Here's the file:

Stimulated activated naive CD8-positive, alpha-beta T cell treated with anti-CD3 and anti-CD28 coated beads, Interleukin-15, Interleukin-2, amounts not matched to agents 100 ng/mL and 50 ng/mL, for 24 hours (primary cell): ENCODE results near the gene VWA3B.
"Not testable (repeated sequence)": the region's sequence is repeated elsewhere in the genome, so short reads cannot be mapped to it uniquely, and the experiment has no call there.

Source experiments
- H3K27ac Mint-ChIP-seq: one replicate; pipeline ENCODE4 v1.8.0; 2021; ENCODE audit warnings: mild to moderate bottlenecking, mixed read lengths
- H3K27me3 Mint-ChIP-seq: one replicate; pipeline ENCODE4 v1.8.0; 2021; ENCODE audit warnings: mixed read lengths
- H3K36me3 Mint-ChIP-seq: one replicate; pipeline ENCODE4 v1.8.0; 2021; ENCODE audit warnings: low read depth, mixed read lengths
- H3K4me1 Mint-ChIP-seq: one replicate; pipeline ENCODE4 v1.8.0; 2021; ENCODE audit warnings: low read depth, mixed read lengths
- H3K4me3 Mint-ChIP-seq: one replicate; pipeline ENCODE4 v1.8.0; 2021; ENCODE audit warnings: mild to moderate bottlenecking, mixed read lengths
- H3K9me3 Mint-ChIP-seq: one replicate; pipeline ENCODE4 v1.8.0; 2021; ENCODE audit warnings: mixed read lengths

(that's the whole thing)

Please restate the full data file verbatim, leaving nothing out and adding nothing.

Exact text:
Stimulated activated naive CD8-positive, alpha-beta T cell treated with anti-CD3 and anti-CD28 coated beads, Interleukin-15, Interleukin-2, amounts not matched to agents 100 ng/mL and 50 ng/mL, for 24 hours (primary cell): ENCODE results near the gene VWA3B.
"Not testable (repeated sequence)": the region's sequence is repeated elsewhere in the genome, so short reads cannot be mapped to it uniquely, and the experiment has no call there.

Source experiments
- H3K27ac Mint-ChIP-seq: one replicate; pipeline ENCODE4 v1.8.0; 2021; ENCODE audit warnings: mild to moderate bottlenecking, mixed read lengths
- H3K27me3 Mint-ChIP-seq: one replicate; pipeline ENCODE4 v1.8.0; 2021; ENCODE audit warnings: mixed read lengths
- H3K36me3 Mint-ChIP-seq: one replicate; pipeline ENCODE4 v1.8.0; 2021; ENCODE audit warnings: low read depth, mixed read lengths
- H3K4me1 Mint-ChIP-seq: one replicate; pipeline ENCODE4 v1.8.0; 2021; ENCODE audit warnings: low read depth, mixed read lengths
- H3K4me3 Mint-ChIP-seq: one replicate; pipeline ENCODE4 v1.8.0; 2021; ENCODE audit warnings: mild to moderate bottlenecking, mixed read lengths
- H3K9me3 Mint-ChIP-seq: one replicate; pipeline ENCODE4 v1.8.0; 2021; ENCODE audit warnings: mixed read lengths